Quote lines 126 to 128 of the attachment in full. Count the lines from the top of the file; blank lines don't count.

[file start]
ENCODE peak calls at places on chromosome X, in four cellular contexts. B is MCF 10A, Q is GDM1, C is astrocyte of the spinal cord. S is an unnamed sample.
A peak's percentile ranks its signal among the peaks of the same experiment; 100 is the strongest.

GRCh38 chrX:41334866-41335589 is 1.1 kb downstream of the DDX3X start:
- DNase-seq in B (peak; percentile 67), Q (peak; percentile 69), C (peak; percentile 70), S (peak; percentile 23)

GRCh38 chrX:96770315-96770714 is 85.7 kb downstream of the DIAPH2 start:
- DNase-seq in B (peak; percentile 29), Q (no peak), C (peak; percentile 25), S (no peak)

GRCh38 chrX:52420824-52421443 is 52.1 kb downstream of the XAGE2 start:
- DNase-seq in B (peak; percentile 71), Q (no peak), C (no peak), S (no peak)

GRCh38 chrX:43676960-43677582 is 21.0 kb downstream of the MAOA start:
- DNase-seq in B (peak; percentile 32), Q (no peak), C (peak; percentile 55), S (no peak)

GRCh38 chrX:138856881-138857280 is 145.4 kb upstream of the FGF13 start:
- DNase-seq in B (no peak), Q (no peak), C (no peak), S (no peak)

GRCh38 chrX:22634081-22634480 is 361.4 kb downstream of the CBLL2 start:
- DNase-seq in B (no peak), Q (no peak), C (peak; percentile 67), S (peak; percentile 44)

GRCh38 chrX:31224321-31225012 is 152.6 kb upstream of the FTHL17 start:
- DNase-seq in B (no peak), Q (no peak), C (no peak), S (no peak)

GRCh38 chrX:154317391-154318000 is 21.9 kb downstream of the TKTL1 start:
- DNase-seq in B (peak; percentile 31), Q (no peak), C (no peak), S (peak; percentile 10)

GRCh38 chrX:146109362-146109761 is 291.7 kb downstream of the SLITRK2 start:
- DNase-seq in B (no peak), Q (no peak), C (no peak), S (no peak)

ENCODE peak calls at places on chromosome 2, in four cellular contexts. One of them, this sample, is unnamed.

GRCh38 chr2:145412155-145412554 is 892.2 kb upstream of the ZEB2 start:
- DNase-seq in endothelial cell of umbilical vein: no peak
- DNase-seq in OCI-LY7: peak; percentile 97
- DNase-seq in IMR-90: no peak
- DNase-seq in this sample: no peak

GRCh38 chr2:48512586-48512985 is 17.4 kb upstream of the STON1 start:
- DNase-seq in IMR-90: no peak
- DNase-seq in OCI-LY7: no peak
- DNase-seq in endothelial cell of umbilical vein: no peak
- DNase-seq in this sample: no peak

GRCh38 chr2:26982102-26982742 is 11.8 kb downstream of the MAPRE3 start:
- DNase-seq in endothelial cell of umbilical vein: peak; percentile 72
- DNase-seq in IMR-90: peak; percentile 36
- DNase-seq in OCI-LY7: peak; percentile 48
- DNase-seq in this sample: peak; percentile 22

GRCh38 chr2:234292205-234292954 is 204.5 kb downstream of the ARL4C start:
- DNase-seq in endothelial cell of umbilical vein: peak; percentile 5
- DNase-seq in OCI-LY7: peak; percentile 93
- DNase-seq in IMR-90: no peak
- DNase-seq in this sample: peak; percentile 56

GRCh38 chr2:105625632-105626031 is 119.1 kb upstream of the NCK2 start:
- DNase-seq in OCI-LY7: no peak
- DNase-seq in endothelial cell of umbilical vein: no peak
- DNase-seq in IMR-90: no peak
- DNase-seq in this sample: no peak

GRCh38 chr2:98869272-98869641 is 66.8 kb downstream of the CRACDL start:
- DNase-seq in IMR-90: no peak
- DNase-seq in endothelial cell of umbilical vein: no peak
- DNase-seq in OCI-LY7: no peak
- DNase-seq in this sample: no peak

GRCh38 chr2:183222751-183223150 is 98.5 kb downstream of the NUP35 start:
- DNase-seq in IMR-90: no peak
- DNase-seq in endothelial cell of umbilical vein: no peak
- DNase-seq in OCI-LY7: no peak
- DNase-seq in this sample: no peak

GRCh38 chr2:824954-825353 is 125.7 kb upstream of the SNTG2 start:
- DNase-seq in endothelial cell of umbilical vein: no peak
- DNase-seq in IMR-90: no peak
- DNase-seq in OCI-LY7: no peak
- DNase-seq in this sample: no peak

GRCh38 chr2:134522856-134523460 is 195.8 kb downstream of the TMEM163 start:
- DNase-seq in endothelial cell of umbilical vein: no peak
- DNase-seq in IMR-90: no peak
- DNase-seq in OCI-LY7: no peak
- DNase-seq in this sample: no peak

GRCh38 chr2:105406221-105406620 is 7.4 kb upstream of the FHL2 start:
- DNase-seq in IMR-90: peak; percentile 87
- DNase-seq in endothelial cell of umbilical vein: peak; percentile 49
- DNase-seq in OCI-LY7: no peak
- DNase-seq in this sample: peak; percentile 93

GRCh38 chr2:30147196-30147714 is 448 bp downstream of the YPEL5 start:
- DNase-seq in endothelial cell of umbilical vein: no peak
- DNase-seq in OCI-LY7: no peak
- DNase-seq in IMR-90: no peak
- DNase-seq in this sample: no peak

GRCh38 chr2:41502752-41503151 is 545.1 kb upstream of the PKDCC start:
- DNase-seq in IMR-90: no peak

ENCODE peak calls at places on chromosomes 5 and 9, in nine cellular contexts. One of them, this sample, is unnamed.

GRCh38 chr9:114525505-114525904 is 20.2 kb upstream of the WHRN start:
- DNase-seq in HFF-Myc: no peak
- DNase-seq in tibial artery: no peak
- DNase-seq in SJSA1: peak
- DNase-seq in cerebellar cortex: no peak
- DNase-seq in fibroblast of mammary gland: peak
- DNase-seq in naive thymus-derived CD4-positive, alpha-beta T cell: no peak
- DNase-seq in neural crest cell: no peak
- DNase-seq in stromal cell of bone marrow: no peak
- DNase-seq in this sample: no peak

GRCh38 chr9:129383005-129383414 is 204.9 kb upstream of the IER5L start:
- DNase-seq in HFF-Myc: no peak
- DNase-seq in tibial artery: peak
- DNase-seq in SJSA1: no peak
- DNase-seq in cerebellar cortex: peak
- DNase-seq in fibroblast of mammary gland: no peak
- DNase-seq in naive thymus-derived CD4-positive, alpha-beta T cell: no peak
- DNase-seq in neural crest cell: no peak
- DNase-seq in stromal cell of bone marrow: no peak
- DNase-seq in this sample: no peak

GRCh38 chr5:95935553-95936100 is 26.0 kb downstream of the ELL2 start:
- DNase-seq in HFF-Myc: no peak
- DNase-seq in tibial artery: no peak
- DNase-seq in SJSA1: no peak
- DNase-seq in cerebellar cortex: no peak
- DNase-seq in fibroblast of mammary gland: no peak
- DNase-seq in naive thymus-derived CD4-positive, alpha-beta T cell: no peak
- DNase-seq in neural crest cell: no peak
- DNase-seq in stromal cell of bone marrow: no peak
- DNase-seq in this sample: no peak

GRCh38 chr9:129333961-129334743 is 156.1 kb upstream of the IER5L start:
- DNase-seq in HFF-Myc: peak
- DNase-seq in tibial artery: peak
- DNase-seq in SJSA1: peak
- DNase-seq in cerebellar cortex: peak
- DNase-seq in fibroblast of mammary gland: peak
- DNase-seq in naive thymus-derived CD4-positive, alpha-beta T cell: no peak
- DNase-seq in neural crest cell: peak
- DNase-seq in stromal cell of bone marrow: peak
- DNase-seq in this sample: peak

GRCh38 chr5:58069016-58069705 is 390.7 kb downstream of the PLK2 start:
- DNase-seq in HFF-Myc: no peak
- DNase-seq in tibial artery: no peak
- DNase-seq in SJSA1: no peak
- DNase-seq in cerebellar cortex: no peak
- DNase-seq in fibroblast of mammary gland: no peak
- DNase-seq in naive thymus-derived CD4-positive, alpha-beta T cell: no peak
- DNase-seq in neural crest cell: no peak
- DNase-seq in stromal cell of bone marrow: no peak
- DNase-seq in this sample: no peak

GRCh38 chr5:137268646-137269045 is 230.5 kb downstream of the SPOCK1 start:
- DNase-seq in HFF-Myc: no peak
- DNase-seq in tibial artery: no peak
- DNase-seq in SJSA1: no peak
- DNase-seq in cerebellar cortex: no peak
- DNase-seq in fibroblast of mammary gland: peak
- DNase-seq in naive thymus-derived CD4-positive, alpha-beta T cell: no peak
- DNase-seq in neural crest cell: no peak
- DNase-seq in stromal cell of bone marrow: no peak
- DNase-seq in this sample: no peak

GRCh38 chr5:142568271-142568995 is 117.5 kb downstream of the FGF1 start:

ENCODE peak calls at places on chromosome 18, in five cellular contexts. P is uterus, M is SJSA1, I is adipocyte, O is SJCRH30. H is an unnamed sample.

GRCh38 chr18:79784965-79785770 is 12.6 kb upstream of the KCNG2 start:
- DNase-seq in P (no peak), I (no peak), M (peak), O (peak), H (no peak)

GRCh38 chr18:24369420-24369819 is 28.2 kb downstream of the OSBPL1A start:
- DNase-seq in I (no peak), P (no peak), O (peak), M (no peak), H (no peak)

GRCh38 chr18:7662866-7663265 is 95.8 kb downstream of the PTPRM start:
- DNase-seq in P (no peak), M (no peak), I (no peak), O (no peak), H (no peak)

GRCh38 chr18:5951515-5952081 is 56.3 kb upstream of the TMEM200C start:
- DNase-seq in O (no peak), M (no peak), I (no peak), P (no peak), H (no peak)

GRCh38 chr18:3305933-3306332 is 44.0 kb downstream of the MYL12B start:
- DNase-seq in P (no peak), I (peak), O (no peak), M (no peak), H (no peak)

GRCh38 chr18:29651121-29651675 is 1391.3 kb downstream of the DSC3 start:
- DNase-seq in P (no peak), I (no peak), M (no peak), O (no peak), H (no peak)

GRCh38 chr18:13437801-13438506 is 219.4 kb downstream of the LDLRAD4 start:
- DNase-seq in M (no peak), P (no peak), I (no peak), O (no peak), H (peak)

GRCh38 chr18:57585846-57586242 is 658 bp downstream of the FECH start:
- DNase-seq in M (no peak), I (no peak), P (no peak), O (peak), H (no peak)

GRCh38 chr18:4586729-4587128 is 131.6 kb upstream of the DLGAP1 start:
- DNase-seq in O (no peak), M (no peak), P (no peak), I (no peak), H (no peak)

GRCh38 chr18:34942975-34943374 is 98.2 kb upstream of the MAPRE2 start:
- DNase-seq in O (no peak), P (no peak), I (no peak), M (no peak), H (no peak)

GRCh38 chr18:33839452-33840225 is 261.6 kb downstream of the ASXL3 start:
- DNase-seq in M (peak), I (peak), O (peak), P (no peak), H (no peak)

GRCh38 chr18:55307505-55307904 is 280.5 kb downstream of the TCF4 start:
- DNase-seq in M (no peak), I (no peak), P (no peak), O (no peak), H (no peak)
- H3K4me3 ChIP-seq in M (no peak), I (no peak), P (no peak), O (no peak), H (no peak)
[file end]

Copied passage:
- DNase-seq in naive thymus-derived CD4-positive, alpha-beta T cell: no peak
- DNase-seq in neural crest cell: no peak
- DNase-seq in stromal cell of bone marrow: no peak